[Aside: The cross, as a symbol of death and destruction, is as pagan as a Roman temple to Pluto. The holiness of a cross symbol comes through seeing it as representative of the Trinity: Horizontal (God) + Vertical (Son) + Intersection (Holy Spirit). Each Christian must be that cross of the Trinity. The presence of that Intersection makes each Christian be Jesus resurrected; but he sure ain’t hanging dead on it. You are! You cannot be reborn as Jesus with the Christ Mind while still being a living ego trying to control things in your world.]
The Third Law does not mean “Do not cuss like a sailor, using God as a word in that process.” This is actually why Jesus had such a problem with the Pharisees and Temple scribes and priests. They were using the name of God as a way to get rich and as a way to condemn those who challenged their racket. They used the Lord’s name in vain every time they said, “I condemn you in the name of the LORD!” Today, a whole lotta ministers go around saying, “I rebuke you in the name of Jesus Christ!” It is great theatrics, but God is not pleased when His name is tossed about like that.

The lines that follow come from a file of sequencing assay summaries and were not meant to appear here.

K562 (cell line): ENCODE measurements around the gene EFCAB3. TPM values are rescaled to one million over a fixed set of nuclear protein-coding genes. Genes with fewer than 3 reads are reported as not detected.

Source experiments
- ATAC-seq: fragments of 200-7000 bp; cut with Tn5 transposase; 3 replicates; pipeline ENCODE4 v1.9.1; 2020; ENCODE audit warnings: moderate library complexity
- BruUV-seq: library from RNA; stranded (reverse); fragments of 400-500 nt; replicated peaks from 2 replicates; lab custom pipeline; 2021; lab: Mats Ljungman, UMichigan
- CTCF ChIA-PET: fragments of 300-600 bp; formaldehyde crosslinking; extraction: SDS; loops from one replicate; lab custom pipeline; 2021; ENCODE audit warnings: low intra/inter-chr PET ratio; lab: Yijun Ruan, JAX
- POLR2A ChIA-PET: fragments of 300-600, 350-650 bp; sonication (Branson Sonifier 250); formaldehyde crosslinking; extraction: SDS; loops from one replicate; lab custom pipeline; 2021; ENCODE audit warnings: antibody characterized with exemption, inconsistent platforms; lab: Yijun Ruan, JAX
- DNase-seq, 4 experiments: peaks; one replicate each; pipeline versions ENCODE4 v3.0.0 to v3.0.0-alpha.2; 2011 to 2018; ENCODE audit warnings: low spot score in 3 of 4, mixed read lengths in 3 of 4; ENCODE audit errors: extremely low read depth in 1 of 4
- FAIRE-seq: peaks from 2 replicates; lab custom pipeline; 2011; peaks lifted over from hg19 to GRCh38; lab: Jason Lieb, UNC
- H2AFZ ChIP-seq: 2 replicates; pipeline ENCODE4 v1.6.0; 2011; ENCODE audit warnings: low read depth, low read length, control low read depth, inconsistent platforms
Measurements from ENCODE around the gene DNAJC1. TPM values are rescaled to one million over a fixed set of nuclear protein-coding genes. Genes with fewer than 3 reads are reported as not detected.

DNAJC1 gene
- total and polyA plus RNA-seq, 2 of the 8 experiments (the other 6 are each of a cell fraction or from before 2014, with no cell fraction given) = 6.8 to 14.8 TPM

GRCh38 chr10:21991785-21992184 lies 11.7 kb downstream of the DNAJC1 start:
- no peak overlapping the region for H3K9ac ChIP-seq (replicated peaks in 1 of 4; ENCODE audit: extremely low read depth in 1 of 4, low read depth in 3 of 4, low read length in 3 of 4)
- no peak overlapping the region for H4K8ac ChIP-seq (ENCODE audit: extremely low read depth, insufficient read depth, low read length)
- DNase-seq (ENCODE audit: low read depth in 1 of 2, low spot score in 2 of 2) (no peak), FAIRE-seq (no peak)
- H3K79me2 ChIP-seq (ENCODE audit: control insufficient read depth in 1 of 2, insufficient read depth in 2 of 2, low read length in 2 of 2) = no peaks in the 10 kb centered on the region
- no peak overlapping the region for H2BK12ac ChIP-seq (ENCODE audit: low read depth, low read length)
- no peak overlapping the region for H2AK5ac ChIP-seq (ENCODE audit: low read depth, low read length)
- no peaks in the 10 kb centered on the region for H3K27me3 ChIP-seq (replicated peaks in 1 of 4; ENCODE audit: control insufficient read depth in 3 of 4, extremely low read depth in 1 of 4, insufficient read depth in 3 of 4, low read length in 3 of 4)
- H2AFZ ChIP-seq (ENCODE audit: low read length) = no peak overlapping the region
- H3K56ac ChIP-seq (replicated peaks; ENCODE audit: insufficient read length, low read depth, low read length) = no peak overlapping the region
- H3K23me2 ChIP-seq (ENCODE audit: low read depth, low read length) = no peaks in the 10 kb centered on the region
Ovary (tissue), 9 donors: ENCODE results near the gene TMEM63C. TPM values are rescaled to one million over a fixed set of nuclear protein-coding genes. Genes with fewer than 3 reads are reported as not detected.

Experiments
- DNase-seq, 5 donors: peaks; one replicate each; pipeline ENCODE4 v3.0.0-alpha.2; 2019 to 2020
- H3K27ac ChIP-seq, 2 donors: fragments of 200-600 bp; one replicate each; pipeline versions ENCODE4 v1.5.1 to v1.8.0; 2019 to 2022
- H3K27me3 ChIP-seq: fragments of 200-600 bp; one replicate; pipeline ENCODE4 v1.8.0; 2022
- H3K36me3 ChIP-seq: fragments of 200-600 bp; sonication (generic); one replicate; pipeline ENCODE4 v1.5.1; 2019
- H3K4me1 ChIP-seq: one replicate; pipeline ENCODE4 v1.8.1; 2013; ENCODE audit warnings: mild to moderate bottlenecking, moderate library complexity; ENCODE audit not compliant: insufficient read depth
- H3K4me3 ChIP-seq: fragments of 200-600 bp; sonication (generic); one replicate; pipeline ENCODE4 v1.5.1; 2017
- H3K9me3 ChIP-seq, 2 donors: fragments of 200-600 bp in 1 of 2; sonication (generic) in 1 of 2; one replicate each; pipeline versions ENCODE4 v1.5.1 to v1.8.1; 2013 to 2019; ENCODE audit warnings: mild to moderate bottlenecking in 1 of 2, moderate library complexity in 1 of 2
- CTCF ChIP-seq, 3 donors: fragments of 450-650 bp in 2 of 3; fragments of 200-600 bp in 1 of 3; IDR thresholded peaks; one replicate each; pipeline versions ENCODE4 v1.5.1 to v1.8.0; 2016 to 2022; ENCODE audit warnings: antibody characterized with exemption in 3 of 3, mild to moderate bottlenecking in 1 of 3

The Forth Commandment seems like all a believer has to do is go to church on Sunday (a Christian Sabbath … not). The Jews who returned from exile, self-flagellating themselves for having strayed so far they lost their valuable property, made it a well-monitored rule that no one could do anything on the Sabbath, except walk to the synagogue and walk home. That is more than the Christian view of getting a day off work on Sunday, with attendance in a church optional. My deceased mother turned to watching religion on television, rather than go to church. She was not alone.